Become a member and get exclusive access to articles, live sessions and more!
Start Your Free Trial

This is the 1st of your 3 free articles

Become a member for unlimited website access and more.

FREE TRIAL Available!

Learn More

Already a member? Sign in to continue reading

Daryl Sherman/Dave McKenna: Jubilee

JazzTimes may earn a small commission if you buy something using one of the retail links in our articles. JazzTimes does not accept money for any editorial recommendations. Read more about our policy here. Thanks for supporting JazzTimes.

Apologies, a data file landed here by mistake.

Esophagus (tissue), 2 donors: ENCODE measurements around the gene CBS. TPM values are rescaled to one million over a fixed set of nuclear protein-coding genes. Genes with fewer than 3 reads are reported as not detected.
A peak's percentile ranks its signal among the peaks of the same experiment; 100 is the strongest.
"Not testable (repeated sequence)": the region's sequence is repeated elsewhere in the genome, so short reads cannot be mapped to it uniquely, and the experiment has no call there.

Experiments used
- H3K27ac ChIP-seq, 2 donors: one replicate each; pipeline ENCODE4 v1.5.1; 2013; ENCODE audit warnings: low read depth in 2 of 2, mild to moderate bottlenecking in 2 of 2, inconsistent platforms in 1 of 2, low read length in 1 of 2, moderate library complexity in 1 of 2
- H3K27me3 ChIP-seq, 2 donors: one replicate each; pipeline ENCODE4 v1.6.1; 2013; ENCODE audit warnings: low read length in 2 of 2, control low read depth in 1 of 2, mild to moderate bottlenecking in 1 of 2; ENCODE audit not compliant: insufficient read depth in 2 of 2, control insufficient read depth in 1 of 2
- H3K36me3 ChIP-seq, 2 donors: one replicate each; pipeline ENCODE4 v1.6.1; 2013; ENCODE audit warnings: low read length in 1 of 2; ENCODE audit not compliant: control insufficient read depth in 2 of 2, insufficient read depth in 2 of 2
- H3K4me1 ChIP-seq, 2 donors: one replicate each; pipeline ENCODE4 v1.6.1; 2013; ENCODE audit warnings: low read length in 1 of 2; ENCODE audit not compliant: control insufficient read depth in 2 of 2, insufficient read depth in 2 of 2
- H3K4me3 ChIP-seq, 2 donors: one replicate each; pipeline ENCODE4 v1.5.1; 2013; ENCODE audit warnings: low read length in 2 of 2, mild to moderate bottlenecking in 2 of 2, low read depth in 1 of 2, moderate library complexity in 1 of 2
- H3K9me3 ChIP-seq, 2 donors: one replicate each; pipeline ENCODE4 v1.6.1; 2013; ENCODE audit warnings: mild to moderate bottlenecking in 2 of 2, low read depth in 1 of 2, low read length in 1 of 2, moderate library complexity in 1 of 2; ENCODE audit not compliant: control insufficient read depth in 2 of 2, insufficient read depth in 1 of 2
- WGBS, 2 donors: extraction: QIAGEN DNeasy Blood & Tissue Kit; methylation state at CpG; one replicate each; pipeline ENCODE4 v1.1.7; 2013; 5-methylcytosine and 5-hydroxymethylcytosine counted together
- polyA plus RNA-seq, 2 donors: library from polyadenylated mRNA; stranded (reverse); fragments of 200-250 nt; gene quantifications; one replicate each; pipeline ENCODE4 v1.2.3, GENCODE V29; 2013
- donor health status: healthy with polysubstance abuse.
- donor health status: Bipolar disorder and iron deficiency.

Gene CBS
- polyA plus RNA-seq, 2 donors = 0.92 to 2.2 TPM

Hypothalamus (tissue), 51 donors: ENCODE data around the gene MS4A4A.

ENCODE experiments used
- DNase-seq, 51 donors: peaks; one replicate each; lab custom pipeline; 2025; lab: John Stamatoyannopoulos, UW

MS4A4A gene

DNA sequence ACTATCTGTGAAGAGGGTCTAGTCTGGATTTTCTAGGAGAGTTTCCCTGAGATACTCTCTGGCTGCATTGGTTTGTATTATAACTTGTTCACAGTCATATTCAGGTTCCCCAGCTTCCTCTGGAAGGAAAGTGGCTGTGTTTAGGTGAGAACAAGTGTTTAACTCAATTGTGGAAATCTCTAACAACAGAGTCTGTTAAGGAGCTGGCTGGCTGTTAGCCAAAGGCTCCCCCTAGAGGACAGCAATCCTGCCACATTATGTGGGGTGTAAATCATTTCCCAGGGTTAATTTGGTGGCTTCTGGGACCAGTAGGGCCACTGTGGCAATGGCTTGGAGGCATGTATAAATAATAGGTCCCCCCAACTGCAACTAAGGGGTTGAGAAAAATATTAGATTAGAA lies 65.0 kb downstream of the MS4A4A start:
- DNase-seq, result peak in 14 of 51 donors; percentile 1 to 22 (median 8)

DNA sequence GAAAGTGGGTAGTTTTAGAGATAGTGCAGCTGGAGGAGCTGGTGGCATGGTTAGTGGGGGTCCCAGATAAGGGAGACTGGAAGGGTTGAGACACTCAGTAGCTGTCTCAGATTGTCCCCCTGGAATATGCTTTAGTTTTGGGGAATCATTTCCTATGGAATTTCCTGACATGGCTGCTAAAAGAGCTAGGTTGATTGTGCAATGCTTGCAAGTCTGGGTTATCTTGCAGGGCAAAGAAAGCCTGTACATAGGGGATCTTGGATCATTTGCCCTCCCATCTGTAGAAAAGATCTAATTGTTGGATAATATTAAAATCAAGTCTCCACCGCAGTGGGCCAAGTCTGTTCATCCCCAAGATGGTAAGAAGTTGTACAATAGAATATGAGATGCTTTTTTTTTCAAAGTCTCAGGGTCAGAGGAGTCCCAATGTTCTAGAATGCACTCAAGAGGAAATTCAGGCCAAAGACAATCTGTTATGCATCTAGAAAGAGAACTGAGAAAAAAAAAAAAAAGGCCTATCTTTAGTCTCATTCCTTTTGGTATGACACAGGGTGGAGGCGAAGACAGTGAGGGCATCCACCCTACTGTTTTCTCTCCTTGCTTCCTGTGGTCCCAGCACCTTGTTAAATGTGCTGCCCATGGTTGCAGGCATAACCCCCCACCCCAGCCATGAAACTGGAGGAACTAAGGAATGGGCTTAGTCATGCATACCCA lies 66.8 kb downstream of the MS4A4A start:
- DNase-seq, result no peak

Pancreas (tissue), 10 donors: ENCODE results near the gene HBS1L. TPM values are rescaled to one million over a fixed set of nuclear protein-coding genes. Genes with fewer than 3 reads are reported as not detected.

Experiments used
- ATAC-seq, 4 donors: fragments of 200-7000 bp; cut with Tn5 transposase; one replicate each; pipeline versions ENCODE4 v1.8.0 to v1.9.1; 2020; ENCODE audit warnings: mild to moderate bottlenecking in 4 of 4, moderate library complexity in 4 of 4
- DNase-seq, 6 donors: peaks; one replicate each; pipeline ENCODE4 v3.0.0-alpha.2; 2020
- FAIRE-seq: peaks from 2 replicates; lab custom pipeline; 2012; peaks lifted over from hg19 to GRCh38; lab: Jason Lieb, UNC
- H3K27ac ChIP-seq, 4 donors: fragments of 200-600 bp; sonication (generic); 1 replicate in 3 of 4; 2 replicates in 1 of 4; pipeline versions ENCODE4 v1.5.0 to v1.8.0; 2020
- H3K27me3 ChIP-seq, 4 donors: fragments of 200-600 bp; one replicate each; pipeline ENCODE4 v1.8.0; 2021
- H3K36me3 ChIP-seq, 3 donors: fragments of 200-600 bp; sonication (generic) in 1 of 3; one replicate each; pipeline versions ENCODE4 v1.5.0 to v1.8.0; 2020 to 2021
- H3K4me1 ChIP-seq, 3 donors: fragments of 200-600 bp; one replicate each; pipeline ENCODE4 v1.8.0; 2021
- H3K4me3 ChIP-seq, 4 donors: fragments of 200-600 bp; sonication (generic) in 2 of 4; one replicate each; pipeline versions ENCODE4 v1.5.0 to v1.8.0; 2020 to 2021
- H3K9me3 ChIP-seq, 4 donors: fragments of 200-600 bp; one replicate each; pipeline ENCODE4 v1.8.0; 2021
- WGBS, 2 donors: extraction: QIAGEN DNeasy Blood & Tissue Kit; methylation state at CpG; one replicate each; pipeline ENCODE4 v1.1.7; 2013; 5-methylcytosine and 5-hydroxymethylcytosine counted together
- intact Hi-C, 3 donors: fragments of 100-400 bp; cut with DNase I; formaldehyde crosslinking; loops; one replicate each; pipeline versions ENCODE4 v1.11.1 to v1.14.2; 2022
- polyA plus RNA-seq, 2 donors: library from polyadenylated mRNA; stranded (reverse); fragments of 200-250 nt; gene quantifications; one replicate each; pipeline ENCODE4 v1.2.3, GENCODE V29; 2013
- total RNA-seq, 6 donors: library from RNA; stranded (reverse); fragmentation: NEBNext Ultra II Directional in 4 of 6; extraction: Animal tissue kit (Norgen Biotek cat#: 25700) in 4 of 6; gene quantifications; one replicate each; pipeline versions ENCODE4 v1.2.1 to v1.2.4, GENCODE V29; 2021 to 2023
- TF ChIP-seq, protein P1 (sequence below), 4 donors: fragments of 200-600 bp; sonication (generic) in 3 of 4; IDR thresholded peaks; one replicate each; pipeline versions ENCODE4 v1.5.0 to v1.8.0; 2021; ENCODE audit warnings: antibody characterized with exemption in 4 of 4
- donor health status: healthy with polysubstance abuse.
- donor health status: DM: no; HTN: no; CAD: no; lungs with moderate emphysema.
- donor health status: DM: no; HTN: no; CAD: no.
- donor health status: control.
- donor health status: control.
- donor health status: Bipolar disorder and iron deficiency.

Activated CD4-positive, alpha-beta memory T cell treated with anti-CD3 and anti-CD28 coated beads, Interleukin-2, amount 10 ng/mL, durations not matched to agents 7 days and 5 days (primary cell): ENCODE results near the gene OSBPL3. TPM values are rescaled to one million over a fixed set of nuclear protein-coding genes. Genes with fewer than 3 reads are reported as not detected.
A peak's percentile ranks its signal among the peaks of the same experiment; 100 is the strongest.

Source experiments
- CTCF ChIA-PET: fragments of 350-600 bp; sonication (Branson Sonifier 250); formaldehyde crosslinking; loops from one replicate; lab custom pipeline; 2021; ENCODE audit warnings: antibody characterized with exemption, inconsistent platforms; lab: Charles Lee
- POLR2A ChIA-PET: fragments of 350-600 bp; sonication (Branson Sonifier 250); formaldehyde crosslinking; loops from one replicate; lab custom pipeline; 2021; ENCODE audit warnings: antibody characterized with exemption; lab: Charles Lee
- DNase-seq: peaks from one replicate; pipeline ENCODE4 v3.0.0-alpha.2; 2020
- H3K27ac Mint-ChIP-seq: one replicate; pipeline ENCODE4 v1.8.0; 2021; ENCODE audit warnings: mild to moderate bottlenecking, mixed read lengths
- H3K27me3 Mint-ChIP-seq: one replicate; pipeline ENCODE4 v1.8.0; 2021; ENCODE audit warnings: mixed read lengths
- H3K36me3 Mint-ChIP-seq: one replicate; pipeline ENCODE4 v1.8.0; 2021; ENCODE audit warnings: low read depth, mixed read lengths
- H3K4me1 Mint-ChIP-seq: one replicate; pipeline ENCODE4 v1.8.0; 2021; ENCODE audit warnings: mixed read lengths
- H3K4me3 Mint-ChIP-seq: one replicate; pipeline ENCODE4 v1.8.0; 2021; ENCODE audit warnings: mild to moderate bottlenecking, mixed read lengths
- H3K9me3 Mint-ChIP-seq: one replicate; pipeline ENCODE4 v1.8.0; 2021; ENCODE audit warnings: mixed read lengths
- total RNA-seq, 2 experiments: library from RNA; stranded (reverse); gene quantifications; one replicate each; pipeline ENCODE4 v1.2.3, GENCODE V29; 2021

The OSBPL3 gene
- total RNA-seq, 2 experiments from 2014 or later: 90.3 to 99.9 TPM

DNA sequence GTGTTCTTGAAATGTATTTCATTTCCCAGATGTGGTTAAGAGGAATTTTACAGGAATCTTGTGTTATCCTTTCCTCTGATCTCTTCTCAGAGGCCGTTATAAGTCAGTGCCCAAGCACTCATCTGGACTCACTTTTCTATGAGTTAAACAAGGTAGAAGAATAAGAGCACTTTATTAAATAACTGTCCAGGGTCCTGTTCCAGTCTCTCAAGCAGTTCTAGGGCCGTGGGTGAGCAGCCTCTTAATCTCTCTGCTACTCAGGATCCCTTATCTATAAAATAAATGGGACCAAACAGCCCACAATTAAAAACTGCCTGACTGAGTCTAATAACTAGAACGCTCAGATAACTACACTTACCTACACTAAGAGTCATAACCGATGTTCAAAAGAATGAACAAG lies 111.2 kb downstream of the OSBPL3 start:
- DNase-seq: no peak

McKenna accompanied Sherman in her first album in 1983. Their return encounter mirrors a successful duo engagement last summer in the Oak Room of New York’s Algonquin Hotel. With her light soprano, musicianly phrasing and focused time, Sherman is a contemporary Mildred Bailey. McKenna supplies just the right pulse, chords and fills for her style, nowhere better than in “Memphis in June.” Bassist Frank Tate, drummer Terry Clarke and guitarist Joe Cohn participate in a few tracks. In four pieces, Sherman takes over the piano from McKenna, leading the rhythm section in a Latin vamp as she applies the hint of a Spanish accent to the lyrics of “Perdido.” She reflectively accompanies herself in Hoagy Carmichael’s “Moonburn.” Sherman is a first-rate interpreter of lyrics, whether they have the sunny quality of Stanley Adams’ in the old Louis Armstrong hit “Jubilee” or the longing in Noel Coward’s ballads. In addition to rare Carmichael and Coward songs, she sings four obscure Duke Ellington pieces, “Tulip or Turnip,” “It’s Kind of Lonesome Out Tonight,” “C’est Comme Ca” and “Swingtime in Honolulu.”